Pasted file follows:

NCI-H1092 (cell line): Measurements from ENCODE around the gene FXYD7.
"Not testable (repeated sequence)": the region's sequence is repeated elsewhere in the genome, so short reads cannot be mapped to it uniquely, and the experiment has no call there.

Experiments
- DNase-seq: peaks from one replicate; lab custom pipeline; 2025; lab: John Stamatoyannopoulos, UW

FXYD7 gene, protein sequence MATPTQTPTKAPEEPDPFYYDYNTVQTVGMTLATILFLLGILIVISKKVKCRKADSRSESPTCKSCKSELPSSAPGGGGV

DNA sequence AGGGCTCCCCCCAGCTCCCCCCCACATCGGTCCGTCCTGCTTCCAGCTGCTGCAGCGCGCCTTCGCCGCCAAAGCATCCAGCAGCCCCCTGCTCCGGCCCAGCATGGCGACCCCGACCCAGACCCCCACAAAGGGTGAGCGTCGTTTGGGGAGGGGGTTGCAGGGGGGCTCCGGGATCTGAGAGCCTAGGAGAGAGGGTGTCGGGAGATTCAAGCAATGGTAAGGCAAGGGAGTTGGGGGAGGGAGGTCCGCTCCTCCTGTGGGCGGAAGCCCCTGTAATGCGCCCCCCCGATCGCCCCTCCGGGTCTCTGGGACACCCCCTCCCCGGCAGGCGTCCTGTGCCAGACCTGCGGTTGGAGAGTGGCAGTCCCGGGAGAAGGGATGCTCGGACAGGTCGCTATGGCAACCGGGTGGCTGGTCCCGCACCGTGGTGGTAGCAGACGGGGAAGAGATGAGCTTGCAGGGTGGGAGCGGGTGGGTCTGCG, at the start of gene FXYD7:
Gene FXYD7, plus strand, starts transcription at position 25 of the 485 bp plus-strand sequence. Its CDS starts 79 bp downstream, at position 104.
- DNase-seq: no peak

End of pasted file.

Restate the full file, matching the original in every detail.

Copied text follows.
NCI-H1092 (cell line): Measurements from ENCODE around the gene FXYD7.
"Not testable (repeated sequence)": the region's sequence is repeated elsewhere in the genome, so short reads cannot be mapped to it uniquely, and the experiment has no call there.

Experiments
- DNase-seq: peaks from one replicate; lab custom pipeline; 2025; lab: John Stamatoyannopoulos, UW

FXYD7 gene, protein sequence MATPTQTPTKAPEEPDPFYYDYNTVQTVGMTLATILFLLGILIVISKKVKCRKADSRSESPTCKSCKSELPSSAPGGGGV

DNA sequence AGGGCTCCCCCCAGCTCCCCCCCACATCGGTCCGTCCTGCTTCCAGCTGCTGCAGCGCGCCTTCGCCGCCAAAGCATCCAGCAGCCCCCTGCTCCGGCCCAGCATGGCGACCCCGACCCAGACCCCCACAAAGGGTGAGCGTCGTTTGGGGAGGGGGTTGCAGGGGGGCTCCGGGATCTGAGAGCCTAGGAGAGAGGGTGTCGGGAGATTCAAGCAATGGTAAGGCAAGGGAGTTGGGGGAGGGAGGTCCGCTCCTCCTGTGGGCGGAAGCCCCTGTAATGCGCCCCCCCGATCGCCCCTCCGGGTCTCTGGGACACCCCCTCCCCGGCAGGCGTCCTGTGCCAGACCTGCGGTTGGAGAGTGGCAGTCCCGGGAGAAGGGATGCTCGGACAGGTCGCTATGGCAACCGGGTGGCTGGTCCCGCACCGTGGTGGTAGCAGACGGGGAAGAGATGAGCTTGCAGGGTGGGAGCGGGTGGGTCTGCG, at the start of gene FXYD7:
Gene FXYD7, plus strand, starts transcription at position 25 of the 485 bp plus-strand sequence. Its CDS starts 79 bp downstream, at position 104.
- DNase-seq: no peak